Otherwise will perform live at The Record Exchange (1105 W. Idaho St., Downtown Boise) at 4 p.m. Sunday, Aug. 25. The in-store is presented by Boise Weekly. Otherwise is opening for Three Days Grace at Knitting Factory later that evening, and if you buy Otherwise’s latest CD True Love Never Dies at the in-store we’ll give you a free ticket to the show! As always, this Record Exchange in-store event is free and all ages!
Las Vegas will always be the city of sin, but it means a lot more to Otherwise. While the rest of us go there to let off steam, roll the dice and enjoy the eye candy, Otherwise grew up in the shadows of all the bright lights and broken dreams. Las Vegas is their home, and it’s where they’ve lived life, faced death, and climbed the mountain of trials and tribulations that have become True Love Never Dies, their debut album for Century Media Records.
“We weren’t as aggressive when my brother and I first started jamming together, but then things started to happen – people died, relationships ended, and life got more real,” says Otherwise frontman Adrian Patrick. Despite being raised in a tight-knit family, Adrian only started playing music with his brother – guitarist Ryan Patrick – a few short years ago. “Our writing was a lot simpler when we started, but as circumstances forced us to grow up, our music matured with us. Tragedies and loss are part of life, and our music is one of the ways we maintain a positive outlook, despite the setbacks.”
Nowhere is that more evident than on the band’s breakthrough single, “Soldiers.” The song began as a metaphor for the battle that unsigned bands go through to get their message heard as artists, then quickly transformed into an anthem for everyone living on the front-lines of life. “When I started writing the lyrics, I was staring at my bandmates and thinking that they are my brothers in arms,” says the singer. “It was going to be our anthem, but by the time I finished I realized it was an anthem for our whole nation. We are all soldiers fighting for something, whether it’s to put food on the table, to be heard, or just to be happy. Every soldier is human, and we’re all human.”
Already hailed by Fox News as the No. 1 unsigned band in America, “Soldiers” became the song that brought the local Vegas rockers to the national spotlight. Hand-picked to perform alongside Avenged Sevenfold and Five Finger Death Punch on the main stage of the inaugural 48 Hours Festival in October 2011, MTV Headbangers Ball host and Sirius XM DJ Jose Mangin was so impressed by Otherwise that he immediately added “Soldiers” into rotation on Sirius XM’s Octane channel.
In a matter of weeks, the track reached the top of Octane’s charts, the single sold more than 10,000 units independently, and Las Vegas’ best-kept secret was making tremors at a national level. They signed with Century Media Records in December, began recording their debut album with acclaimed producer Jay Baumgardner [Godsmack, Bush, Papa Roach, Seether, Sevendust, P.O.D.] at his NRG Studios in January, and in February embarked on their first national tour as a band, opening for Pop Evil.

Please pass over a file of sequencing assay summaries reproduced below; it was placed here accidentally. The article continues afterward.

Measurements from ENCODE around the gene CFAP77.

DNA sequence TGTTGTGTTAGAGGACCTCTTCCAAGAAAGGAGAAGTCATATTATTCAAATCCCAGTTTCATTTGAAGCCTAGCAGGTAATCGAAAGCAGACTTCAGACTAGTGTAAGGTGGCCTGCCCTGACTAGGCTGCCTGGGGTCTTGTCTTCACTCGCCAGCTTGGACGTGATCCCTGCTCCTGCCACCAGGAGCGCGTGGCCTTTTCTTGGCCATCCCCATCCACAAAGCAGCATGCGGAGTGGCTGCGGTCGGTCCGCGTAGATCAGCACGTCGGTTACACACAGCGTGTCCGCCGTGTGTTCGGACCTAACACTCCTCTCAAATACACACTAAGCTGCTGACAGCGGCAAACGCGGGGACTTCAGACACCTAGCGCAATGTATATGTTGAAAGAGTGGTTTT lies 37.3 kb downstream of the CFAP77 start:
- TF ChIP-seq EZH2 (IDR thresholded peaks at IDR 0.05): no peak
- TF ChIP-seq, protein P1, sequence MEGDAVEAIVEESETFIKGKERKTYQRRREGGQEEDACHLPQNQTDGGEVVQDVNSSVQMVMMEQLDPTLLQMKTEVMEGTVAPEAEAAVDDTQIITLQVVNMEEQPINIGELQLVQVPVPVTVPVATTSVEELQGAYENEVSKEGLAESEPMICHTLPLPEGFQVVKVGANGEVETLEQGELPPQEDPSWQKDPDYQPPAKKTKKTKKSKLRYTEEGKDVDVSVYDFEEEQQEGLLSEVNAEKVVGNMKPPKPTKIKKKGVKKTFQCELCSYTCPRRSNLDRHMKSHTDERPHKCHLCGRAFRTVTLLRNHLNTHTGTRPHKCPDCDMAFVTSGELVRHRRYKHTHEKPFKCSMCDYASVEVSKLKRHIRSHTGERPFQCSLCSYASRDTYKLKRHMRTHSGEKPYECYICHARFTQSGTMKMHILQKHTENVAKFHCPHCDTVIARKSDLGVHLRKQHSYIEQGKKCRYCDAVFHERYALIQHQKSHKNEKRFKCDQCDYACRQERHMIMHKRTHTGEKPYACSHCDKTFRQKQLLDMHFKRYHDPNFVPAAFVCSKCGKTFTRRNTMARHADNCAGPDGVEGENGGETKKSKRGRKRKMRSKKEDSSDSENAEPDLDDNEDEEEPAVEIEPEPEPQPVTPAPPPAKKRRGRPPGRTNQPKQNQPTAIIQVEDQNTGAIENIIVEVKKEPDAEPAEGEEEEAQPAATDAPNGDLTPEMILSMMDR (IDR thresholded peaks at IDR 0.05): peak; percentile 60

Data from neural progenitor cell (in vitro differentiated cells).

“Soldiers” is the first time America is hearing Otherwise, but it’s not the first time they’re hearing Adrian Patrick, who was the featured male vocalist on the In This Moment single “The Promise,” from the band’s 2010 album A Star-Crossed Wasteland. Patrick was asked to record a scratch vocal for the song, so producer Kevin Churko could shop the track to more established vocalists… However, the results were so good his vocals ended up making the final cut, and his duet with In This Moment frontwoman Maria Brink was promoted and performed on each date of 2010’s Mayhem Tour. “Ryan and I followed Mayhem around in our Mom’s decade-old minivan,” says Adrian, who hit the road with his brother and put 17,000 miles on the vehicle, paying for gas by walking into the crowd and selling CDs on every date of the tour. “We had to send the van off to a junkyard right before Thanksgiving – I had a lump in my throat.”
Otherwise aren’t the first band to put their blood, sweat and tears into their music, but they are the only band who could have made True Love Never Dies – the 11-track debut is a testament to their perseverance in the face of adversity, and a living, breathing tribute to their cousin, who died shortly before they signed with Century Media. “Our cousin had those words tattooed on his neck, so now we’re holding onto that idea, and the belief that true love never dies,” explains Ryan of the album title.
On an album ripe with anthems, “Scream Now” and “Vegas Girl” are both arena ready – The first being a call to arms for everyone to scream out in unison (for loved ones, lost ones and life), while the latter is a testimonial of sorts – not pointed at any one girl in particular, but definitely targeting a particular “type of girl” from Las Vegas…
One of the album’s more emotional moments is “1000 Pictures (I Don’t Apologize).” “We wrote that song one night in Hollywood,” says Ryan, “the chords came, the melodies came, heartbreak came right after … and the lyrics were written. It’s an anthem for the heartbroken.”
“When we look back at the songs and their subject matter, calling the album True Love Never Dies was very fitting,” says Adrian. “We’ve worked really hard to get to this point, and this album is proof that hard work, perseverance, and a little bit of talent can take you a long way.” Adds his brother Ryan, “we’re at the foot of Everest now – we’ve been climbing the small desert hills in Vegas, now it’s time for the mountain…”